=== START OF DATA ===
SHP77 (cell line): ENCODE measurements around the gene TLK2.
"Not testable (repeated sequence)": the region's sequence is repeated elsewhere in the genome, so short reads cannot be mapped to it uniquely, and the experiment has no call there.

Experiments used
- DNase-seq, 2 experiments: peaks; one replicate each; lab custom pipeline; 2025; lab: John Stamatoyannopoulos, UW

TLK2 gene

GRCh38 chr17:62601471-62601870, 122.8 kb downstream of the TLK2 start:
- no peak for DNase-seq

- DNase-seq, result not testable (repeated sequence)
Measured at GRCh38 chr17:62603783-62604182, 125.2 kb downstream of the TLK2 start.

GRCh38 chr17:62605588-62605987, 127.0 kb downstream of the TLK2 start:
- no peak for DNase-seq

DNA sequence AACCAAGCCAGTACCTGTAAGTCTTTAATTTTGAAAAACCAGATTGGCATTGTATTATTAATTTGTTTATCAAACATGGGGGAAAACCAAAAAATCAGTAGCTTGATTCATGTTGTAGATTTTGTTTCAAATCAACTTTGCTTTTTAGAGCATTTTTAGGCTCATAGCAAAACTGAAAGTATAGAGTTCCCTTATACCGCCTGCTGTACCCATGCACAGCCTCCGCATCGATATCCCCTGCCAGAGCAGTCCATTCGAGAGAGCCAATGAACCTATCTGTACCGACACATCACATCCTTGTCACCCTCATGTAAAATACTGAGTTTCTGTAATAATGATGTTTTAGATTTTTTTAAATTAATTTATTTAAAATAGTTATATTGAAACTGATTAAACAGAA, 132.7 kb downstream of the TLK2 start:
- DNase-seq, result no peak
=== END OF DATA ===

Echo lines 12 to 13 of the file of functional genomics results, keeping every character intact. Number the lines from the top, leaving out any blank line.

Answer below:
DNA sequence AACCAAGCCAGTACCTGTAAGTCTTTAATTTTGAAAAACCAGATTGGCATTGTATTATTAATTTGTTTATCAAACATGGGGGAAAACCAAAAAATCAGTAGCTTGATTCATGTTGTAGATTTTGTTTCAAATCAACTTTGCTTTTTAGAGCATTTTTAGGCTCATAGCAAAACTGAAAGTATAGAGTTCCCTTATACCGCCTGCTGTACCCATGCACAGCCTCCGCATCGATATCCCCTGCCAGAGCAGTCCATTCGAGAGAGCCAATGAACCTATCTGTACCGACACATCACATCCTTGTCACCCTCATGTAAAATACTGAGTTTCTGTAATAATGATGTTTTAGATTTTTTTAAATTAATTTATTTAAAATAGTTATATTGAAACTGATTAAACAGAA, 132.7 kb downstream of the TLK2 start:
- DNase-seq, result no peak